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Don’t Let Your Work Kill You

May 3, 2011

“Good to Great” author Jim Collins tells a story of the former CEO of Gillette, Coleman Mockler, a shy and humble man who fought off corporate raiders during the 80’s, keeping Gilette independent and prosperous.  Even during the company’s darkest and most intense times of the takeover crisis, and despite the increasing global nature of the business, Collins notes that Mockler rarely worked evenings or weekends. Instead, he spent that time with his family, never missed church, and was actively involved with a non-profit board.  

When Collins asked how Mockler was able to pull this off, a fellow executive said, “Oh, it really wasn’t hard for him. He was so good at assembling the right people around him…that he just didn’t need to be there at all hours of the day. That was Coleman’s secret to success and balance.”

Mr. Mockler, you are my hero.  Because, dear sir, here is my own dark corporate confession: I am not a workaholic, either.

In spite of a healthy desire to climb the corporate ladder and make myself indispensable to my employers, I never latched on to the idea of working an insane amount of hours to prove my worth. I didn’t think it was necessary, nor did I choose to work in companies where an epic work week was the norm. Instead, my philosophy has always been to work smarter than stupid hard. After all, our work is generally judged more by the results produced rather than the number of hours we slave away. So why be a slave?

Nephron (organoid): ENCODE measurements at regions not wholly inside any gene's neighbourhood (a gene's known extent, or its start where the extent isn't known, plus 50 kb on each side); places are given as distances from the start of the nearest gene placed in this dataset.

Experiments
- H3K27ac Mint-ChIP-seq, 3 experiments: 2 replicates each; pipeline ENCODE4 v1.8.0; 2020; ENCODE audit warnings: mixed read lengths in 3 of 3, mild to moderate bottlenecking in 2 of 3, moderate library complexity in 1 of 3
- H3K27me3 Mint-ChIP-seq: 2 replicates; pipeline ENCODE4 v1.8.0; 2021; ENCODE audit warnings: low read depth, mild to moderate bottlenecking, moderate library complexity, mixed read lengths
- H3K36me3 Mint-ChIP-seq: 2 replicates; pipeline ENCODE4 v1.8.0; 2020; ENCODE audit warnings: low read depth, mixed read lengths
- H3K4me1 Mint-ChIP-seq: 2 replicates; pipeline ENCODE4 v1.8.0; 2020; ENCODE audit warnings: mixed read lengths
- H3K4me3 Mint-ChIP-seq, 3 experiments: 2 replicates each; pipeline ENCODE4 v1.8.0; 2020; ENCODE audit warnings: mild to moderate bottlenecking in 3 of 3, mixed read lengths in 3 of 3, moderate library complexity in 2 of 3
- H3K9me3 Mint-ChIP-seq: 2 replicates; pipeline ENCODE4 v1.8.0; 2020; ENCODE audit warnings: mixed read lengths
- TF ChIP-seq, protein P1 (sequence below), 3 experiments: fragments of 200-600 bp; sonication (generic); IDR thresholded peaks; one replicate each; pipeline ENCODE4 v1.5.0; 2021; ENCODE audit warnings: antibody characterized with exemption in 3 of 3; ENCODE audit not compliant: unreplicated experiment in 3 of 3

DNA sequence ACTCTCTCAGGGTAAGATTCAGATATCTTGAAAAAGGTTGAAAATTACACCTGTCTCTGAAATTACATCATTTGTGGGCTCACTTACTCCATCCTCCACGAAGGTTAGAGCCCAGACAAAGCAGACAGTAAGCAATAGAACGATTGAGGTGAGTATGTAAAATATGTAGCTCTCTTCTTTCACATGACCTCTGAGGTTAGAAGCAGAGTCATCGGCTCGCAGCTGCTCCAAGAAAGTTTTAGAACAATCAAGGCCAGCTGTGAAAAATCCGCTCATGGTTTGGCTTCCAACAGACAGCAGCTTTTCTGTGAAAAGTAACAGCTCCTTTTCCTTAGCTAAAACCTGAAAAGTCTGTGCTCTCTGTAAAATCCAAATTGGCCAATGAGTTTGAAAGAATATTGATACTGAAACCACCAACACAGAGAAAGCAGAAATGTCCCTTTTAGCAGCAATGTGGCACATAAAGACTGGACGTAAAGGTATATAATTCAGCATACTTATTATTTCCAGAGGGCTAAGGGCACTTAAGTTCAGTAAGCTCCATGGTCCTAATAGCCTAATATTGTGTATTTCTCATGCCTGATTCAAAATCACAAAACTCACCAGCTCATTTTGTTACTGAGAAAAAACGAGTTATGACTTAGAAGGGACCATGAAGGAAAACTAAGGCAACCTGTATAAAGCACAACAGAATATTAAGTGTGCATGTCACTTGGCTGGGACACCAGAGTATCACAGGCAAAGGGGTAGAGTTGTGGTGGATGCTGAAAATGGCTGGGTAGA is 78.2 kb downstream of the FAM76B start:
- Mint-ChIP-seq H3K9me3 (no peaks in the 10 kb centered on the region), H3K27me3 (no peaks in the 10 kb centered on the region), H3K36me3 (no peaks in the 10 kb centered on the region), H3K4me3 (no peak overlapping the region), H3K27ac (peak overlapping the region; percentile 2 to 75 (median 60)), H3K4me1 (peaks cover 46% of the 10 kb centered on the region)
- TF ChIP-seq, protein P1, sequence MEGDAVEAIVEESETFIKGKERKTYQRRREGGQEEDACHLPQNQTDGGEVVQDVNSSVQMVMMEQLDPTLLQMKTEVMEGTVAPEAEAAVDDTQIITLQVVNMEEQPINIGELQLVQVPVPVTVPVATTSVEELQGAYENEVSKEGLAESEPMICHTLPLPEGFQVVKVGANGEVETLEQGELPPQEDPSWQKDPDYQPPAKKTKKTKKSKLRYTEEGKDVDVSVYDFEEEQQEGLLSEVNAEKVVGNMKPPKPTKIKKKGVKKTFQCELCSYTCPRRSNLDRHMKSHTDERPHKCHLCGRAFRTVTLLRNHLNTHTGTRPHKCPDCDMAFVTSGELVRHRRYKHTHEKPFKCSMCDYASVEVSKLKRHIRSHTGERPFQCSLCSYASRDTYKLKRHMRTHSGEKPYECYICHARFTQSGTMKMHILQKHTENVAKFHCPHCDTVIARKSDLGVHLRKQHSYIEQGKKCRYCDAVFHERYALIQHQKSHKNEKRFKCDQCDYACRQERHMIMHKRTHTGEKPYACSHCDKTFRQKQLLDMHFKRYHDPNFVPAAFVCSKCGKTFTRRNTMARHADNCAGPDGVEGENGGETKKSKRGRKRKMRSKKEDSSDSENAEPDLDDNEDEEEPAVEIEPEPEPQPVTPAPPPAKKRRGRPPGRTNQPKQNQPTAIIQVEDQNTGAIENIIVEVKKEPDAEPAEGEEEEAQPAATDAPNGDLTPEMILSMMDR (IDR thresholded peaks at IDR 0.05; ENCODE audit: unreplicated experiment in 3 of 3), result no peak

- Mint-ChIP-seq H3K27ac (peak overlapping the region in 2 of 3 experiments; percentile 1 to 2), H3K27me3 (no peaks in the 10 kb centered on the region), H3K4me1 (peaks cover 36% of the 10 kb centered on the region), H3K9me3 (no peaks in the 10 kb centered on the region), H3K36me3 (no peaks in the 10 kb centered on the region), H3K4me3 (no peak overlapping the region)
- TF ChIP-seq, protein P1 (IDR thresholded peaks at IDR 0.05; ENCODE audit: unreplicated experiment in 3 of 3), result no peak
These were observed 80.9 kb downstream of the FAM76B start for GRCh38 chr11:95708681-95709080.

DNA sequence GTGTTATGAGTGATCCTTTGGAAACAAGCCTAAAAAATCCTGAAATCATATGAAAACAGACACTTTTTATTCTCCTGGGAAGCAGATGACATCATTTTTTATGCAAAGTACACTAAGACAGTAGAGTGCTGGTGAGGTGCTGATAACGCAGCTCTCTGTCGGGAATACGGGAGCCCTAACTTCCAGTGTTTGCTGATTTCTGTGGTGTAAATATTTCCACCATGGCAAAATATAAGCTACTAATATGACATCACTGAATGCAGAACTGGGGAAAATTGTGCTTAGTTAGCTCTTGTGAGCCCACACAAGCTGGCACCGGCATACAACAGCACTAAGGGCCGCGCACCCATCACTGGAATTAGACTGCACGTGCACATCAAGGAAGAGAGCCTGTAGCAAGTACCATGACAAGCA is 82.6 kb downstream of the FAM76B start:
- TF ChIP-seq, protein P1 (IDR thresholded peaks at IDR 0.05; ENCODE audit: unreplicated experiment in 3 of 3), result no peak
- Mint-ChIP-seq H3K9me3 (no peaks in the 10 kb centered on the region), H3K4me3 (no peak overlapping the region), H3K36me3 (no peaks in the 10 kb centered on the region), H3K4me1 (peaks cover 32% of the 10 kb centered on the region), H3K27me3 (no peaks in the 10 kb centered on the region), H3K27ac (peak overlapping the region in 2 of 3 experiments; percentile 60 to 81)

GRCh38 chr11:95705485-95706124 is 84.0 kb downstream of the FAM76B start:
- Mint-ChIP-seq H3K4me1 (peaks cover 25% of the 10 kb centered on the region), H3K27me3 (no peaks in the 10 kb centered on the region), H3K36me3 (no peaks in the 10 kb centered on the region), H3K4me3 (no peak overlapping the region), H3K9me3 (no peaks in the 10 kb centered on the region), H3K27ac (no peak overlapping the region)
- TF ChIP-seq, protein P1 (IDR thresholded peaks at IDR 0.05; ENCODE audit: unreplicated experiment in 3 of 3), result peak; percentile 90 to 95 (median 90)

To continue reading, click here to head over  to The High Calling.

Photo by Kelly Sauer. Used with permission.

One Comment leave one →
  1. May 4, 2011 1:08 pm

    Thanks for the reminder about balance, Brad. I’ve never been a fan of slavery, corporate or otherwise, but many people get caught up in the fear of losing their jobs if they don’t make themselves indispensable. I would love to wave a wand and make that fear dissipate, but alas, I have not that power. I love running my own biz, which can also lead to workaholism, so I have wonderful husband who teaches me the fine art of taking time out to do…nothing! Keep musing, Brad.

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